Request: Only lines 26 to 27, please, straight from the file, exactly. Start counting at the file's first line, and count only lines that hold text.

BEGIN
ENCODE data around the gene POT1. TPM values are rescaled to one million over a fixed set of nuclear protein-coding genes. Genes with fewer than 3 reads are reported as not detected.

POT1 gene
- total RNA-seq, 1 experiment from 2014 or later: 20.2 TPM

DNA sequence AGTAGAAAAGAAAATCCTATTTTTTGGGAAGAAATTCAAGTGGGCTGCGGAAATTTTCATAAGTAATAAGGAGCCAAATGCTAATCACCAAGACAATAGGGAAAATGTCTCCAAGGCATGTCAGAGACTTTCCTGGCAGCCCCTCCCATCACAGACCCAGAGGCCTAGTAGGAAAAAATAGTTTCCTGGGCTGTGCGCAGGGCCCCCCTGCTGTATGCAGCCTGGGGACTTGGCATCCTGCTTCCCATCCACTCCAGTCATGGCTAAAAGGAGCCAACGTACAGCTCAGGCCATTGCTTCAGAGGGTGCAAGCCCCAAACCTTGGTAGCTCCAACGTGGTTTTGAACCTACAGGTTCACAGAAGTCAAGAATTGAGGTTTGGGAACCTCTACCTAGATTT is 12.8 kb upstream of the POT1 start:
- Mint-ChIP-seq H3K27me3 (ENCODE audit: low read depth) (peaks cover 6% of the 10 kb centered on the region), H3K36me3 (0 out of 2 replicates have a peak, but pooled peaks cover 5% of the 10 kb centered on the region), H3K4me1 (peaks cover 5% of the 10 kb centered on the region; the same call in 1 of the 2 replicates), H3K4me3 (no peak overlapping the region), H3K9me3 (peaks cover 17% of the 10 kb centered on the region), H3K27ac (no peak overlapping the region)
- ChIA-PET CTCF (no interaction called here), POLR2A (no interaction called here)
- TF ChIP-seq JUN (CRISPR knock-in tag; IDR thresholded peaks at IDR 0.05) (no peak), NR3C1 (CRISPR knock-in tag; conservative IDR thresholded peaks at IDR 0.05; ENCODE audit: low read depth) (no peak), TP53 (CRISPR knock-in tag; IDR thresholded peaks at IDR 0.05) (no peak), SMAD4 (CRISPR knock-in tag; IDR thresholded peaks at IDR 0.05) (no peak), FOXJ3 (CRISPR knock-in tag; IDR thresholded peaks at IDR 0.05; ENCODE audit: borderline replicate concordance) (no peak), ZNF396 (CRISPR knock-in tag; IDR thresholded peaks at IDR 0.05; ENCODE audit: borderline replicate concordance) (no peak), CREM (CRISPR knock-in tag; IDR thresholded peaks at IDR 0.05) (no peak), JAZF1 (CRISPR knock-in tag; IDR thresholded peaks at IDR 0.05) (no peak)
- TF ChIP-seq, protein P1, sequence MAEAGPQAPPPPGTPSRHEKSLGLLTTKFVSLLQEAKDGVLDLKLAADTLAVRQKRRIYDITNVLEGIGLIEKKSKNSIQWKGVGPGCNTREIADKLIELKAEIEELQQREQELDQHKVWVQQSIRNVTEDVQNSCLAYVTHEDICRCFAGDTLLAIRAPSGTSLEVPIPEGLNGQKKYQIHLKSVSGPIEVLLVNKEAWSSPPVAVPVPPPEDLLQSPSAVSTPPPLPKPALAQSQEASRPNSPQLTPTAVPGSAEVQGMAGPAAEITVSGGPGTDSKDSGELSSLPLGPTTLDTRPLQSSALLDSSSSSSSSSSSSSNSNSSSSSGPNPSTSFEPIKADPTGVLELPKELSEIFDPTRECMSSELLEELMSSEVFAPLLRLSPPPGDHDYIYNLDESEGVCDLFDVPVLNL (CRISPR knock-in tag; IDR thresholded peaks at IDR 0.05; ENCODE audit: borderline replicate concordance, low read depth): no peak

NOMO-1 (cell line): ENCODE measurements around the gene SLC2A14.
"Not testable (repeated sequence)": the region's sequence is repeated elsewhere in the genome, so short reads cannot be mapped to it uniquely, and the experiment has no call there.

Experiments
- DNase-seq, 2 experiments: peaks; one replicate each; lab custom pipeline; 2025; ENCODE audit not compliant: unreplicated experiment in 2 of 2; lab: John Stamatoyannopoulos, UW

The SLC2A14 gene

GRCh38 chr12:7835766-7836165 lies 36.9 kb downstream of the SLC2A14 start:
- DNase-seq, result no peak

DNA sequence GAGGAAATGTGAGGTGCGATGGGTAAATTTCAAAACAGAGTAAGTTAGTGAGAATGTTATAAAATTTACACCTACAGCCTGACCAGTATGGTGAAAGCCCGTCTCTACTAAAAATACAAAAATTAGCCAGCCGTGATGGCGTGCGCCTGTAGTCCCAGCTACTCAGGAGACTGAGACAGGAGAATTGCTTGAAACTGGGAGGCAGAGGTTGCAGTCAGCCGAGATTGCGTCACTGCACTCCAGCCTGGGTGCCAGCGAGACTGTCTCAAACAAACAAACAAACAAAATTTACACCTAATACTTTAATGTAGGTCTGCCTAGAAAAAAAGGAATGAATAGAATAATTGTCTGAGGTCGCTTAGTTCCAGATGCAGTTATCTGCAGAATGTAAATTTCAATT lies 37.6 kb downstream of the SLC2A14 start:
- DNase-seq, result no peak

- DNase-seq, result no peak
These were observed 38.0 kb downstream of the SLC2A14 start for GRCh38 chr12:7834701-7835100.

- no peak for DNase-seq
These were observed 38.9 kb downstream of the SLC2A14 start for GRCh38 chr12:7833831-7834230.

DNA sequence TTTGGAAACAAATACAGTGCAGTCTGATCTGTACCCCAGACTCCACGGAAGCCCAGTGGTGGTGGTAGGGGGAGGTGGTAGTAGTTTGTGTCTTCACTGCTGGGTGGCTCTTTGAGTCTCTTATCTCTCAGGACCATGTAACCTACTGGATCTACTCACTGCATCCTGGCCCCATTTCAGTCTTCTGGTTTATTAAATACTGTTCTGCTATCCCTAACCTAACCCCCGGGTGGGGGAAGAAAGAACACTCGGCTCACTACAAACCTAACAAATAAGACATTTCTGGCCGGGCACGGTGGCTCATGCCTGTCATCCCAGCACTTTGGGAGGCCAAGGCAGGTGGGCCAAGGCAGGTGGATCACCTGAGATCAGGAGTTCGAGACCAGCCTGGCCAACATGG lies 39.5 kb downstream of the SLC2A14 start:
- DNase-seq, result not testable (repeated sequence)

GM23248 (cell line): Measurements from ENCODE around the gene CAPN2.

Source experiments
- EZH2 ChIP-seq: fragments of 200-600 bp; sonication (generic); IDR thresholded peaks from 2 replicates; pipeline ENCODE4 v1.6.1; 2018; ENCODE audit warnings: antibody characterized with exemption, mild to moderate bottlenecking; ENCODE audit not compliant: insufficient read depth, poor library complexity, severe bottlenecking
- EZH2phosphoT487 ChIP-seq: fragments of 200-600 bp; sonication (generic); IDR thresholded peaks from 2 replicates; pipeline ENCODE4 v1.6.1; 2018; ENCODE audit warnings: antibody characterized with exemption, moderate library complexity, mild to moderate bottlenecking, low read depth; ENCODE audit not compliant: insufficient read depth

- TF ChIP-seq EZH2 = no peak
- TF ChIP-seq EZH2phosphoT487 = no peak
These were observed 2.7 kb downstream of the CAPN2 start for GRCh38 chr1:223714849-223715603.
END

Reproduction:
- EZH2 ChIP-seq: fragments of 200-600 bp; sonication (generic); IDR thresholded peaks from 2 replicates; pipeline ENCODE4 v1.6.1; 2018; ENCODE audit warnings: antibody characterized with exemption, mild to moderate bottlenecking; ENCODE audit not compliant: insufficient read depth, poor library complexity, severe bottlenecking
- EZH2phosphoT487 ChIP-seq: fragments of 200-600 bp; sonication (generic); IDR thresholded peaks from 2 replicates; pipeline ENCODE4 v1.6.1; 2018; ENCODE audit warnings: antibody characterized with exemption, moderate library complexity, mild to moderate bottlenecking, low read depth; ENCODE audit not compliant: insufficient read depth